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Evolution of damage in the lens after in vivo close to threshold exposure to UV-B radiation: cytomorphological study of apoptosis
Uppsala University, Disciplinary Domain of Medicine and Pharmacy, Faculty of Medicine, Department of Neuroscience. (Per Söderberg)
St. Erik’s Eye Hospital, Karolinska Institutet, Stockholm, Sweden . (Stefan Löfgren)
University of Houston College of Optometry, Houston, Texas, USA. (Jan Bergmanson)
Uppsala University, Disciplinary Domain of Medicine and Pharmacy, Faculty of Medicine, Department of Neuroscience. (Per Söderberg)
2010 (English)In: Experimental Eye Research, ISSN 0014-4835, E-ISSN 1096-0007, Vol. 91, no 3, 369-377 p.Article in journal (Refereed) Published
Abstract [en]

The purpose of the present study was to investigate cataractogenesis and recovery of lens damage after in vivo close to threshold ultraviolet (UV)-B radiation around 300nm. Eighty six-week-old albino Sprague-Dawley rats were familiarized to a rat restrainer five days prior to exposure. Groups of non-anesthetized rats were exposed unilaterally to 8kJ/m(2) UVR-300nm. The animals were sacrificed at 1, 7, 48 and 336h following exposure. The lenses were extracted for imaging of dark-field lens macro anatomy and measurement of intensity of forward lens light scattering to quantify lens opacities. Three exposed lenses and one non-exposed lens from each time interval were examined with light and transmission electron microscopy (TEM). Macro anatomy and lens light scattering revealed that all contralateral non-exposed lenses were clear. The degree of lens opacity (difference in lens light scattering between exposed and non-exposed lenses) increased during the 336h, reaching a plateau towards the end of the observation period. Light microscopy and TEM demonstrated that apoptotic features appeared in the epithelium already 1h after UVR exposure, and small vacuoles were seen in the outer cortex. Epithelial damage occurs during the first 48h after exposure and is followed by regenerative repair at 336h post-exposure. Apoptotic epithelial cells were phagocytized by adjacent epithelial cells. Cortical fiber cells exhibited increasing damage throughout the observation period without any clear repair after 336h. In conclusion, acute UVR-induced cataract is partly a reversible. Lens epithelium is a primary target for UVR exposure. Damage to cortical fiber cells remained irreversible.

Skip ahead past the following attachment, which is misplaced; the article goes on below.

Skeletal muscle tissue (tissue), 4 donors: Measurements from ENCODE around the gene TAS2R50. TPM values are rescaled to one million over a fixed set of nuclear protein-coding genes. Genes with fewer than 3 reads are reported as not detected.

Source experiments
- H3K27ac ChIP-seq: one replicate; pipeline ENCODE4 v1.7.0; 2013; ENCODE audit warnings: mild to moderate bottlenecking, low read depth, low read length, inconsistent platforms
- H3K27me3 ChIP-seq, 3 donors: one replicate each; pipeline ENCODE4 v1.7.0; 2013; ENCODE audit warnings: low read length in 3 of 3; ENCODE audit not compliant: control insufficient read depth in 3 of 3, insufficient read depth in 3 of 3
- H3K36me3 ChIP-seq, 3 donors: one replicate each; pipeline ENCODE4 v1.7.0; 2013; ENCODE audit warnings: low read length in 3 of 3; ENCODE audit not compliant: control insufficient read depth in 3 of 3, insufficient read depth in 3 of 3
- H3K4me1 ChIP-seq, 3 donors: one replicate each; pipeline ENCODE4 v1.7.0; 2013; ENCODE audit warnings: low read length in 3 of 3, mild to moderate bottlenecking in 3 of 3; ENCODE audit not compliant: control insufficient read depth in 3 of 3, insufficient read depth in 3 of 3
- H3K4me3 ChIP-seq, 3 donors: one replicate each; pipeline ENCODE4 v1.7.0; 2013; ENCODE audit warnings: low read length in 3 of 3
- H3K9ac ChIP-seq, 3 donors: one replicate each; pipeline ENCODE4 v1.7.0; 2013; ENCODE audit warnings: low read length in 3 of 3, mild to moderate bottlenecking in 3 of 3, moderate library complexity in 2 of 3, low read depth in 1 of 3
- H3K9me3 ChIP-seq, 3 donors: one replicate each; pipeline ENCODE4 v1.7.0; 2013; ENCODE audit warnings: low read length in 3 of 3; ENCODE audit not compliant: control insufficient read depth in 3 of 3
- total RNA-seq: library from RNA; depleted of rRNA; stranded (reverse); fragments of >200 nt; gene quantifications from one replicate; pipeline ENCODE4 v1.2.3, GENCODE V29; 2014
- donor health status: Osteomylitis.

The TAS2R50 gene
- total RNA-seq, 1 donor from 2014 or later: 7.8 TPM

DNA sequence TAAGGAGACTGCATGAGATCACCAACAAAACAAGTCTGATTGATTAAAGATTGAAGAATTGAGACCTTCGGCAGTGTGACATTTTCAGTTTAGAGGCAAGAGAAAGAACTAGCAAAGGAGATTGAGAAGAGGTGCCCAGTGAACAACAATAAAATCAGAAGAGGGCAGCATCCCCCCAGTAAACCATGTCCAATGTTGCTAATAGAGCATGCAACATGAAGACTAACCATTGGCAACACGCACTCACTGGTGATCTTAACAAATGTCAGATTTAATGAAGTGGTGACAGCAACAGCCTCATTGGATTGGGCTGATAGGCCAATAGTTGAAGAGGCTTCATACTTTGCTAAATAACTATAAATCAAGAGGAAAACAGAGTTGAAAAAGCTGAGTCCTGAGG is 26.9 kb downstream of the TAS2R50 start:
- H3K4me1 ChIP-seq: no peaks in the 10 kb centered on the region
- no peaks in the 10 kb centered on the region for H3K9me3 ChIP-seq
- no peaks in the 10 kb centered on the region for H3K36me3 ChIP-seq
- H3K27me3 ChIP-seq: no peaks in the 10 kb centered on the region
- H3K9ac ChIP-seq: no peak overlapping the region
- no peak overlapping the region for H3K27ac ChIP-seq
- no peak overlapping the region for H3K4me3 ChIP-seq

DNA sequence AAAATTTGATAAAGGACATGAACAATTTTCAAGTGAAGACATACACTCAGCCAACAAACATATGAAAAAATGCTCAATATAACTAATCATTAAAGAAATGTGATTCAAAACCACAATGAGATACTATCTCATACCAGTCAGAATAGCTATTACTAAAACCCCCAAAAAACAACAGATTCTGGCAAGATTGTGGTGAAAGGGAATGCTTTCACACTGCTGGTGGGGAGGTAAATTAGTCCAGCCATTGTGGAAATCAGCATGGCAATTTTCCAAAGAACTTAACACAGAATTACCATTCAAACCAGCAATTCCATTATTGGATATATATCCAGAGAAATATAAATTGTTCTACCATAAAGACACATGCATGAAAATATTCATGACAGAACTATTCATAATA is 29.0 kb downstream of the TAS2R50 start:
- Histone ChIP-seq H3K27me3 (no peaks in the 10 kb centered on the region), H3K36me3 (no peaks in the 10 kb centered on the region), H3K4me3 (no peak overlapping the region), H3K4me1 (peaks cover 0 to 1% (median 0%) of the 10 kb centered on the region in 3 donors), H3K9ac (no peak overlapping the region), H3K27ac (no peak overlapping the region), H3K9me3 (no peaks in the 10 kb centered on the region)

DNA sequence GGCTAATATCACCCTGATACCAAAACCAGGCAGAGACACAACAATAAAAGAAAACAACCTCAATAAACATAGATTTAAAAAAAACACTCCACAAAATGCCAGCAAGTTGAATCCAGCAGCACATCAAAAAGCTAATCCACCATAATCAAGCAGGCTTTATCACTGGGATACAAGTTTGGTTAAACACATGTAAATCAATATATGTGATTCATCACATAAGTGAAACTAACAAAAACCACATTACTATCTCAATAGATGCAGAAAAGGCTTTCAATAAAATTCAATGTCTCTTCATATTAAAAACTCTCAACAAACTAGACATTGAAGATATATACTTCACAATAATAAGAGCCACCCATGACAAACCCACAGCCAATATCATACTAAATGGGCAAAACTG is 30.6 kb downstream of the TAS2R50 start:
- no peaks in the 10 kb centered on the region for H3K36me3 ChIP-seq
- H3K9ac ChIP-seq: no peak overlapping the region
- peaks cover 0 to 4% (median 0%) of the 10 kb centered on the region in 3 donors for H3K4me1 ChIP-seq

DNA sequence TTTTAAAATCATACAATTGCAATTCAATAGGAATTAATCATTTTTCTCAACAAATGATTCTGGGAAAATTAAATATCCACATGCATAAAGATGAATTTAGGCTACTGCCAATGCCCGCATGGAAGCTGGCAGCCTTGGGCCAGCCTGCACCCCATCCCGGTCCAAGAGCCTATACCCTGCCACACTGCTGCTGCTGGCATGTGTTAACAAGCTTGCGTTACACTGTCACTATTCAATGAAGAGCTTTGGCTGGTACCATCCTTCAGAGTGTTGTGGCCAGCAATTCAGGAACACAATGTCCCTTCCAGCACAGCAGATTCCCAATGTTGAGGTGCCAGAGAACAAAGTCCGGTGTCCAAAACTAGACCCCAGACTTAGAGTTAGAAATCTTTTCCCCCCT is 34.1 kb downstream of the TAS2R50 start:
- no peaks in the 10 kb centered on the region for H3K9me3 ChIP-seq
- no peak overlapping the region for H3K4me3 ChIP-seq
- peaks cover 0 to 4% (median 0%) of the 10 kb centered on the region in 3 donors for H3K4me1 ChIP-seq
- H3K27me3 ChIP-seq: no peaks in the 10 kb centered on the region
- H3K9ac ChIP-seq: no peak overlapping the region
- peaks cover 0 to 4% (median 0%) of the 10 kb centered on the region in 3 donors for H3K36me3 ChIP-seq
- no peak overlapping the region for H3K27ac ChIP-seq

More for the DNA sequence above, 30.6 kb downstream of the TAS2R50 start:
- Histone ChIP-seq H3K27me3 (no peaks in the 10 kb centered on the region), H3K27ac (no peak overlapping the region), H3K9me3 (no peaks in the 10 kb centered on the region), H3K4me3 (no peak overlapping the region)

Place, publisher, year, edition, pages
2010. Vol. 91, no 3, 369-377 p.
Keyword [en]
lens, ultraviolet radiation, cataract, apoptosis, repair, light scattering, microscopy
National Category
Medical and Health Sciences
Research subject
URN: urn:nbn:se:uu:diva-129440DOI: 10.1016/j.exer.2010.06.009ISI: 000281500700007PubMedID: 20599969OAI: oai:DiVA.org:uu-129440DiVA: diva2:343780
Ophthalmic biophysics
Available from: 2010-08-17 Created: 2010-08-16 Last updated: 2010-12-03Bibliographically approved

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